Only need one, got a spare just in case. Will measure when they get here to see if one will fit properly.

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Old 07-25-2017, 11:12 AM   #57
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In the UK there is a well known engine builder (amongst other things) that do use an updated or updated IMS shaft as part of their rebuilds.
Do you mean to say Hartech?
I have the hard copy of the Magnum Opus by Baz.
https://www.hartech.org/images/downloads/Hartech%20Engine%20Guide%20(interim).pdf
this is fun:
https://www.hartech.org/hartech-videos
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Old 07-25-2017, 01:10 PM   #58
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Hello Silber,

some thoughts on the plug idea:
Make shure it can't move.
Make shure it doesn't put too much pressure on the IMS tube and that the pressure is evenly.
Make shure it doesn't influence the balancing of the IMS tube.
Make shure it is removable – just in case.

Also i would calculate the possible pressure differences, just to get an idea what differences you have to handle.

This is why i would rethink the idea and would come up with a more sophisticated plug. OK, i'm a native german guy.

Also study the OEM main bolt and the IMSB. There was the idea that both together create a seal towards the IMS tube that is more sealing than the IMSB seal itself.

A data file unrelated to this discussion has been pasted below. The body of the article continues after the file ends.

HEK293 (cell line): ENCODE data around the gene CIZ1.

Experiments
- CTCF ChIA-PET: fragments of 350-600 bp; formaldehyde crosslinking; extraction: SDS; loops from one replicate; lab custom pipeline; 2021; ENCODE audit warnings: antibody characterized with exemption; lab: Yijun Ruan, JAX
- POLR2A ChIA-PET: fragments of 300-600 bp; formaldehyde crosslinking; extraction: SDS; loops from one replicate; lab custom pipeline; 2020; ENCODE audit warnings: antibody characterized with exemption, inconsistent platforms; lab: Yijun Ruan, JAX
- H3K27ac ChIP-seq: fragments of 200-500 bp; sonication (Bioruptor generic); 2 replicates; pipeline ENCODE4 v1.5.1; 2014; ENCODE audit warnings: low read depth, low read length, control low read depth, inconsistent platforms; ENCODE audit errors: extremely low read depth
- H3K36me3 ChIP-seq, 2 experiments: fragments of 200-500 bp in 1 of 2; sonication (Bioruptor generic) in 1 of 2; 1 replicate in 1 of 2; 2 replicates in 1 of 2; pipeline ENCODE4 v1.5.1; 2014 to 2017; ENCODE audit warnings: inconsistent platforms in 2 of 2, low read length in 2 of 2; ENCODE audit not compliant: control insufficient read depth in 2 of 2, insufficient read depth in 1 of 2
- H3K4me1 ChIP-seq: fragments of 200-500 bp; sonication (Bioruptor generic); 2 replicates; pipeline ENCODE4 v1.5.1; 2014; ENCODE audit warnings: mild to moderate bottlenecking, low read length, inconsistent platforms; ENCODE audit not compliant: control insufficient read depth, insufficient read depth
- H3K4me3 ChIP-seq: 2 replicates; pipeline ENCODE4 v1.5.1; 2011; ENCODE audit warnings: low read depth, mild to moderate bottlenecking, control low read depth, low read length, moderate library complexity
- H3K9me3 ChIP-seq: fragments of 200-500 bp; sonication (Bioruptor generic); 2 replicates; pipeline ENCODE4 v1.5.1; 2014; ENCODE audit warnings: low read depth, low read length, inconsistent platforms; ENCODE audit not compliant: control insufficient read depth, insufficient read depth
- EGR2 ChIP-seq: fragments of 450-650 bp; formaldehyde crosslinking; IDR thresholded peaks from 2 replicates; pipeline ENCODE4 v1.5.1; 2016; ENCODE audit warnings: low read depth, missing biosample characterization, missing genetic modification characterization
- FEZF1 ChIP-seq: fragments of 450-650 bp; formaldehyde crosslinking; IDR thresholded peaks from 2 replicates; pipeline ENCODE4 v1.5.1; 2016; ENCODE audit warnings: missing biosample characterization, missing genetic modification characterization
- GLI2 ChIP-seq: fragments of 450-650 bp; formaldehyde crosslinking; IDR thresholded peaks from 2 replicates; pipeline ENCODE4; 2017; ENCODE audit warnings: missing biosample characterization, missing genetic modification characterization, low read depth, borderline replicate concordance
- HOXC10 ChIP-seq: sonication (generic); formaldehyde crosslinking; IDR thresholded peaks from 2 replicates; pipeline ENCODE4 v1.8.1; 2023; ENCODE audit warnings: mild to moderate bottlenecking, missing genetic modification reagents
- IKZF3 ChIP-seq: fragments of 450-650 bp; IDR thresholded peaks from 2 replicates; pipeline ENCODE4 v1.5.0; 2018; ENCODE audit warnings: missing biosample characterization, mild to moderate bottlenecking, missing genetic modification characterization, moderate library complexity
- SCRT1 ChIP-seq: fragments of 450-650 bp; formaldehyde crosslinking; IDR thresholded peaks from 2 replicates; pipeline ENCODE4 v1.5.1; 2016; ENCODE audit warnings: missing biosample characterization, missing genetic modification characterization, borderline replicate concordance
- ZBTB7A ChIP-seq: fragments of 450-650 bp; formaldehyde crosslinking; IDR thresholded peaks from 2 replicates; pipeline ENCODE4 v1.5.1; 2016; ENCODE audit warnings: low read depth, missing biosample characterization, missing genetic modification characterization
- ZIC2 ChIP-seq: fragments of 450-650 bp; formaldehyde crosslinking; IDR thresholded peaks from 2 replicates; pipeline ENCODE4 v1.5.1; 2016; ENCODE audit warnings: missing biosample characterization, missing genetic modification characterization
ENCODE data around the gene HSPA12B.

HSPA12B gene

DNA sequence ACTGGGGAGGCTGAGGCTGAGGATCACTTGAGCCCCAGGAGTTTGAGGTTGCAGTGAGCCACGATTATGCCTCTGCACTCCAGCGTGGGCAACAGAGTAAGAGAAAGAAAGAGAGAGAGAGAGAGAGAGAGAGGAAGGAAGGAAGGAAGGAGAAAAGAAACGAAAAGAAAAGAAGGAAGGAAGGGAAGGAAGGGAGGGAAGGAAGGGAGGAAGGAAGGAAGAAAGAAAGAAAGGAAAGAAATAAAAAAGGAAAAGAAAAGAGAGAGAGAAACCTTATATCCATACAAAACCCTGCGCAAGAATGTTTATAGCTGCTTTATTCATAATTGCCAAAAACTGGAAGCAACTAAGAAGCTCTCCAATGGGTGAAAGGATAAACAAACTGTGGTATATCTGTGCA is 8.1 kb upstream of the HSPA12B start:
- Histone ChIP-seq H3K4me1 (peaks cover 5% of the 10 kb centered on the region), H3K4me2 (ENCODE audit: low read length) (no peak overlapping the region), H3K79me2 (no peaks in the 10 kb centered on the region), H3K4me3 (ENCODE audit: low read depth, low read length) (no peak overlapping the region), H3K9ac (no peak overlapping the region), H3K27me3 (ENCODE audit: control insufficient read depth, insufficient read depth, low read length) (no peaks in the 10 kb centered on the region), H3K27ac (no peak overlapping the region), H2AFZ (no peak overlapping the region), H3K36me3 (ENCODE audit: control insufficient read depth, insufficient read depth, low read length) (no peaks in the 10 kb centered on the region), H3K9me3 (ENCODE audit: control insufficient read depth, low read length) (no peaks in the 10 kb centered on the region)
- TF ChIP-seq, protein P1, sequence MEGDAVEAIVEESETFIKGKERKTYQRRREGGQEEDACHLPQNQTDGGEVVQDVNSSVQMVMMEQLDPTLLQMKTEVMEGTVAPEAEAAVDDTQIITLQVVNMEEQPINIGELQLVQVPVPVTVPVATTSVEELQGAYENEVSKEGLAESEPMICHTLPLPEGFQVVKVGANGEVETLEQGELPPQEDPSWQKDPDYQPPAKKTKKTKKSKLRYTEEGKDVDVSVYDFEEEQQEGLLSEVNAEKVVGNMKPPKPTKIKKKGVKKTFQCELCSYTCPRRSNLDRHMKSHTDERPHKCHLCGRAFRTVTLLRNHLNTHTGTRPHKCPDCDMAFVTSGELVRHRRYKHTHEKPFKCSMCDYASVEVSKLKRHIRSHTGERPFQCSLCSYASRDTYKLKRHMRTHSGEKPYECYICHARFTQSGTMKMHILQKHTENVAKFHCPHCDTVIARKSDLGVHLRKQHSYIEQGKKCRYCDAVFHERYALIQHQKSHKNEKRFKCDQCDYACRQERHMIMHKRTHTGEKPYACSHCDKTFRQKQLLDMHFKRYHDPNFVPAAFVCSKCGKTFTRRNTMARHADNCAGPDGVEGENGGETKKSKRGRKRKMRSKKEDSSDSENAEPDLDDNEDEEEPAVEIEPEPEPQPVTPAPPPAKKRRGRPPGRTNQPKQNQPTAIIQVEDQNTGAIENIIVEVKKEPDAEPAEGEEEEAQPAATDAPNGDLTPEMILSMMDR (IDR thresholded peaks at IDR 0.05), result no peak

Regards, Markus

Last edited by Smallblock454; 07-25-2017 at 01:13 PM.
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Old 07-25-2017, 08:21 PM   #59
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It's not that simple and there is exactly zero data to back that up. Plain bearings are not permanent and do wear/fail. It's just a fact. That's why you replace them when rebuilding an engine.

Until many have been pulled and measured for wear after 50k, 75k, 100k miles, and until many of them have done years of service without failure, it's all just guessing and marketing hype.

I would trust it more than a single row ball bearing, but the price is ridiculous.
I'm glad I have a dual row that will only be replaced with the same.
Yes, everything fails in time, but if you read closely Silber's goal, he's looking for the solution that will last the longest. From the known data of ISMB replacements, the LN single row and double row replacements have the fewest failures. While the IMS Solution has sold fewer units and less actual data, there are no reported failures. It information such as this that leads to informed decision in light of imperfect data. That's not guessing nor is it marketing hype. To say so is disingenuous.
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Old 07-25-2017, 11:13 PM   #60
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That's a bold statement, though. I don't believe that they have a lower incidence of failure as there is no data to back that up. I require numbers from independent sources. When you're getting all of your information (not data) from the seller of the product or their affiliates, that information must be met with a degree of skepticism.

It's all guessing and marketing hype.